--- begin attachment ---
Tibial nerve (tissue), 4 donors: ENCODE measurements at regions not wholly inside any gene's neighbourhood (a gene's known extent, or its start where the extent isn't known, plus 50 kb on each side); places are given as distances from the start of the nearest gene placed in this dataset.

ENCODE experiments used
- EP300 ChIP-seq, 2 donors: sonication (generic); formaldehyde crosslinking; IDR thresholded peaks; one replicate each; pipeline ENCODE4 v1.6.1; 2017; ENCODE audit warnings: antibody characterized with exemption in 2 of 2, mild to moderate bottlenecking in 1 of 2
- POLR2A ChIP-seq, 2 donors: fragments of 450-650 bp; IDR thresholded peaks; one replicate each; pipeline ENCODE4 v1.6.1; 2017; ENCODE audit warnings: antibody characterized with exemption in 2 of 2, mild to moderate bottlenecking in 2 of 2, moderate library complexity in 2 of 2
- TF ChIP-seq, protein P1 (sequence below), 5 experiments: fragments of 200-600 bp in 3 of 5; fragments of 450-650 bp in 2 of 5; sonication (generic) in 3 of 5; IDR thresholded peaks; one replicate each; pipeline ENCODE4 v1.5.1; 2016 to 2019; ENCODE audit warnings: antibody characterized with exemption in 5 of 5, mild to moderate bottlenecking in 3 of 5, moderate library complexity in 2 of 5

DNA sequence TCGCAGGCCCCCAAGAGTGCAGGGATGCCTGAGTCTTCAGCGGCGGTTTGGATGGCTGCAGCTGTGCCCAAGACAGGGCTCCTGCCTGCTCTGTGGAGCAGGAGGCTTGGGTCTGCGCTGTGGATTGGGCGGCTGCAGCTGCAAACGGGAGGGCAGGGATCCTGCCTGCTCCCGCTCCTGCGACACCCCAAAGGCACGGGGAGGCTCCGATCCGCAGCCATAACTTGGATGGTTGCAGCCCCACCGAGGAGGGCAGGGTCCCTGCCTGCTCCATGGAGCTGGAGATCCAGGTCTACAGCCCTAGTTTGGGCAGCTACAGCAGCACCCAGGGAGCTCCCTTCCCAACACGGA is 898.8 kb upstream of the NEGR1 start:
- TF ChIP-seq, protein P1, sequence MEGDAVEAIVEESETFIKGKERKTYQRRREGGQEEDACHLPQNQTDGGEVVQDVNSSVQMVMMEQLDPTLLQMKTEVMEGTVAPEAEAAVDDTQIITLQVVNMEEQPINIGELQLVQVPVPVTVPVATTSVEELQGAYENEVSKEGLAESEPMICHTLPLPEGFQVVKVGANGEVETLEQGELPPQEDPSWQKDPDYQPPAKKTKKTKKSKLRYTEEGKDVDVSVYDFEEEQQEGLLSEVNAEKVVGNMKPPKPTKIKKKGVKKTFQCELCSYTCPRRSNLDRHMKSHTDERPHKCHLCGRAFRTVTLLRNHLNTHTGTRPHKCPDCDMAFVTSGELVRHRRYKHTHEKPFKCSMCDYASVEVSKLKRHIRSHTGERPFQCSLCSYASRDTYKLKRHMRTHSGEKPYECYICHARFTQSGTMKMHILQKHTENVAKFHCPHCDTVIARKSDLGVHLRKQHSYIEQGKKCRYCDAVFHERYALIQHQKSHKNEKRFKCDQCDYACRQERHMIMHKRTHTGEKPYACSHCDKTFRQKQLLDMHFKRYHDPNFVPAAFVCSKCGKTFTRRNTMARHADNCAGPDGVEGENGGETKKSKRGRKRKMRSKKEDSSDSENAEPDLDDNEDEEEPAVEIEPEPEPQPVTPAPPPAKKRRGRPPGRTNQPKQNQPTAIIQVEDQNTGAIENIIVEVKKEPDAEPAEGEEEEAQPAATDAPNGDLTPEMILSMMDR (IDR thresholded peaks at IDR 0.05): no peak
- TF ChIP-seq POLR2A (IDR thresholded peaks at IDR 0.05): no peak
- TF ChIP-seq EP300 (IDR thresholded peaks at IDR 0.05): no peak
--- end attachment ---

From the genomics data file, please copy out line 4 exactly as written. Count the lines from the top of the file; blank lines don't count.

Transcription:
- POLR2A ChIP-seq, 2 donors: fragments of 450-650 bp; IDR thresholded peaks; one replicate each; pipeline ENCODE4 v1.6.1; 2017; ENCODE audit warnings: antibody characterized with exemption in 2 of 2, mild to moderate bottlenecking in 2 of 2, moderate library complexity in 2 of 2